The BT Group (LSE: BT-A) share price has risen an impressive 76% during the past 12 months. The FTSE 100 share took off last November when news of successful Covid-19 vaccination trials emerged. And the strong UK economic rebound enabled the telecoms titan to keep rising through the first half of 2021.
BT’s share price has sunk over the last month, though, as coronavirus cases have spike again. At 173p per share, BT now trades at a chunky discount to the 18-month highs near 207p struck late June.
Does this present a top buying opportunity for me as a long-term UK share investor?
BT’s share price: too cheap to miss?
There are a few reasons why I could be encouraged to buy following BT’s recent share price fall:
1) Excellent value for money (on paper). First and foremost, the telecoms stock looks like one of the best stocks to buy on the FTSE 100 when it comes to all around value. BT trades on a forward price-to-earnings (P/E) ratio of below nine times, well inside the bargain-basement benchmark of 10 times and below. It also sports a chunky 4.1% dividend yield for this fiscal year. This beats the broader Footsie prospective average by full percentage point.
2) Taking the fight to the competition. Rising competition has been a major headache for BT over many years. But as my Foolish colleague Rupert Hargreaves recently commented, the company is taking the fight to its rivals by launching a raft of new products. The FTSE 100 share’s massive investment in spreading its super-fast fibre across the country could also pay off handsomely in the years ahead.
3) Altice gets on board. While the firm is clearly busy trying to turn around its recent misfortunes, Altice could provide the BT share price with a bit of extra rocket fuel by bringing more fresh ideas to the table. The US telecoms firm bought a 12% stake in BT recently.
There are clearly reasons to be encouraged by BT. And at current prices it could be argued that the FTSE 100 firm is one of the best-value turnaround stocks to buy today. But it’s my opinion that it still carries too much risk to be considered a sensible investment.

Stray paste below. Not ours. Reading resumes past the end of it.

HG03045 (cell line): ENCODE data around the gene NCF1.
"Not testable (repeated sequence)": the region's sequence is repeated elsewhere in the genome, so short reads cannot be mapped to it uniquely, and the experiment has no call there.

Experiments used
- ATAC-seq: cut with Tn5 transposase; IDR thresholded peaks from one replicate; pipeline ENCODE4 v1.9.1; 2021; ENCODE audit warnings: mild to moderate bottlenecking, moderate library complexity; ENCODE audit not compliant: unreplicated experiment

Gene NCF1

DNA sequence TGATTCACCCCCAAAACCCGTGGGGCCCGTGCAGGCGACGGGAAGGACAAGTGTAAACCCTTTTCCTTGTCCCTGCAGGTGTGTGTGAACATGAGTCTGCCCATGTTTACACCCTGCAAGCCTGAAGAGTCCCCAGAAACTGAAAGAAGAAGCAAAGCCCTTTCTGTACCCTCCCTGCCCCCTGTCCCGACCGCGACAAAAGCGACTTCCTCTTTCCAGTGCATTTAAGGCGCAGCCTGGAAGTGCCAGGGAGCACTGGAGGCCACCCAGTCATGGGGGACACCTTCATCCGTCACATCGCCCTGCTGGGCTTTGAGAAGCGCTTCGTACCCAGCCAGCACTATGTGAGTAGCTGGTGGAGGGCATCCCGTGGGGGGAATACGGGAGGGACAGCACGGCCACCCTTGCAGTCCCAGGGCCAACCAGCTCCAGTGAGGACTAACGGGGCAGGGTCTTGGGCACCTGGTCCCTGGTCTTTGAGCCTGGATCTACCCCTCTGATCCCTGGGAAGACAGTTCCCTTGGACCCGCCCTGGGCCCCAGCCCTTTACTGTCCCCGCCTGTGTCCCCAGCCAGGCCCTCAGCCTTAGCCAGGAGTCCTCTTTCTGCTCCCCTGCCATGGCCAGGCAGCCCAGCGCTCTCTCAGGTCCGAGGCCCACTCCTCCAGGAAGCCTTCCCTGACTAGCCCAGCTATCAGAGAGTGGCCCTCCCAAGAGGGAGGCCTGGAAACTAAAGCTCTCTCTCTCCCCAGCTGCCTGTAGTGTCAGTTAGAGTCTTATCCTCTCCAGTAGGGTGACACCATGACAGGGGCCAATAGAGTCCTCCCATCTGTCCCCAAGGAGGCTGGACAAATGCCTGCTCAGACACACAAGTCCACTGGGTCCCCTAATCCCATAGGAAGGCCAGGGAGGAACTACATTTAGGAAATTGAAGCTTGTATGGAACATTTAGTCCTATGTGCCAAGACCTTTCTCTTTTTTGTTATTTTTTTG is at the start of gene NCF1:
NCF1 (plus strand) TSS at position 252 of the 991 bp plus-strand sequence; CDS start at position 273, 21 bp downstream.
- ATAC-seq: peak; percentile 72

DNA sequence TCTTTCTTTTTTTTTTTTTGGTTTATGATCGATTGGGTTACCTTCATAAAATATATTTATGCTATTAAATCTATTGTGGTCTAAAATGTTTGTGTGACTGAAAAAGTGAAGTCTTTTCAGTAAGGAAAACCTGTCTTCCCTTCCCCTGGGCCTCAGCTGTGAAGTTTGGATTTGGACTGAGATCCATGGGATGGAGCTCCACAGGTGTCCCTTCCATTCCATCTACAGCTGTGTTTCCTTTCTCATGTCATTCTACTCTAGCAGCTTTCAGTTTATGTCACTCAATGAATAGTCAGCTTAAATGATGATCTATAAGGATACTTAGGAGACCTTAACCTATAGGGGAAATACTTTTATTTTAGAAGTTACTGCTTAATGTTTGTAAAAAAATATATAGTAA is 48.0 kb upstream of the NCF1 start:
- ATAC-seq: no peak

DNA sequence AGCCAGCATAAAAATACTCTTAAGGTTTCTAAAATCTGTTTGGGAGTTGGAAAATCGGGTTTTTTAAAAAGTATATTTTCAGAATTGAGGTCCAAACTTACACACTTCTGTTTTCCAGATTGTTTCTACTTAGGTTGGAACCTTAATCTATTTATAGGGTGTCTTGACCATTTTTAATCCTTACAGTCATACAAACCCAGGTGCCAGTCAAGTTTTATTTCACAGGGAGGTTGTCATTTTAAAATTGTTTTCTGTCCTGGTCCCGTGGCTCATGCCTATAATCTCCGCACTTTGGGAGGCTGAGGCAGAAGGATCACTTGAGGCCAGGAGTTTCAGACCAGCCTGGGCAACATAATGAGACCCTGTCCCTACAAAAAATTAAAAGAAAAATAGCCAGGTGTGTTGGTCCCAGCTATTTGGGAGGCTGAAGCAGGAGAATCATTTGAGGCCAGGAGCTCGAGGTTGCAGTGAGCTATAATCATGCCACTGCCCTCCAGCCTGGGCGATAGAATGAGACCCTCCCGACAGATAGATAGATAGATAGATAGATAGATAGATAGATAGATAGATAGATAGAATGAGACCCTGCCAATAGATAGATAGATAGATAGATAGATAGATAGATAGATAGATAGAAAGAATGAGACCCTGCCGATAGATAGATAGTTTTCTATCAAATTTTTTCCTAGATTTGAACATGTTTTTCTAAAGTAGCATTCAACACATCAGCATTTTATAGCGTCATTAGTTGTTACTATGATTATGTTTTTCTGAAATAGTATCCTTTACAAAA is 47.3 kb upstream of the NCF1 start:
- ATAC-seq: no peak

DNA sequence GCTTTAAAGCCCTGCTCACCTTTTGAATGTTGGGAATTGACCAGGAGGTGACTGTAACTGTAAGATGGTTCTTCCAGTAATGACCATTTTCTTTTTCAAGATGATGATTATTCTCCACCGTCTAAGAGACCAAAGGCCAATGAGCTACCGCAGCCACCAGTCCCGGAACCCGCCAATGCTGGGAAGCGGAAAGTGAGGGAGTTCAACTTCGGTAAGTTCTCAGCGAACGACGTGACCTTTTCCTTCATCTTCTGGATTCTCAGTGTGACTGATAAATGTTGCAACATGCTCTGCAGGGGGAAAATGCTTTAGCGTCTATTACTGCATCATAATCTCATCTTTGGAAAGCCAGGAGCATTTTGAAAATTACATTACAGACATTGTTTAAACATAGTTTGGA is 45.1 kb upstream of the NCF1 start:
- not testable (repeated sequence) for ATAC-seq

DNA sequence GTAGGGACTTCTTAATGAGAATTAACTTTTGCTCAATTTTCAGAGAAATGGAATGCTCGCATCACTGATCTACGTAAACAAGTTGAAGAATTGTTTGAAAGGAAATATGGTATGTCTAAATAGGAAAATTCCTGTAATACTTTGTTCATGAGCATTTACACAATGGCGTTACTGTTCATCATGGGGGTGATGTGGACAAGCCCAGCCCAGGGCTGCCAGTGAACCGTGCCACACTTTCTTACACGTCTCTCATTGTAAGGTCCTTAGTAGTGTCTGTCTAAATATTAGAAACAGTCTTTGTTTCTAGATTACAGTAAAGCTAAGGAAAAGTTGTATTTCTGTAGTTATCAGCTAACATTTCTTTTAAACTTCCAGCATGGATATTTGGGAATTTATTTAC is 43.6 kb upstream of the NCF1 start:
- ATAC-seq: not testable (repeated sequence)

My first concern is over the company’s colossal debt pile. This largely reflects the massively capital-intensive nature of the telecoms sector. Capital expenditure at BT rocketed 63% in the three months to June, to £1.5bn. In turn, net debt rocketed more than £400m year-on-year to stand at £18.6bn.
Naturally I’m also still hugely concerned by the threat posed to BT’s share price by its competitors. Indeed, recently-created Virgin Media O2 has just announced plans to roll out full fibre across its network by 2028 in a clear attack on BT. There’s also huge pressure on BT’s recovery plan from Vodafone, Three, Sky, and TalkTalk among others.
So the BT share price is cheap. But I think it remains cheap for good reason and I won’t be buying it. I’d much rather buy other UK and US shares in August.
Royston Wild has no position in any of the shares mentioned. The Motley Fool UK has no position in any of the shares mentioned. Views expressed on the companies mentioned in this article are those of the writer and therefore may differ from the official recommendations we make in our subscription services such as Share Advisor, Hidden Winners and Pro. Here at The Motley Fool we believe that considering a diverse range of insights makes us better investors.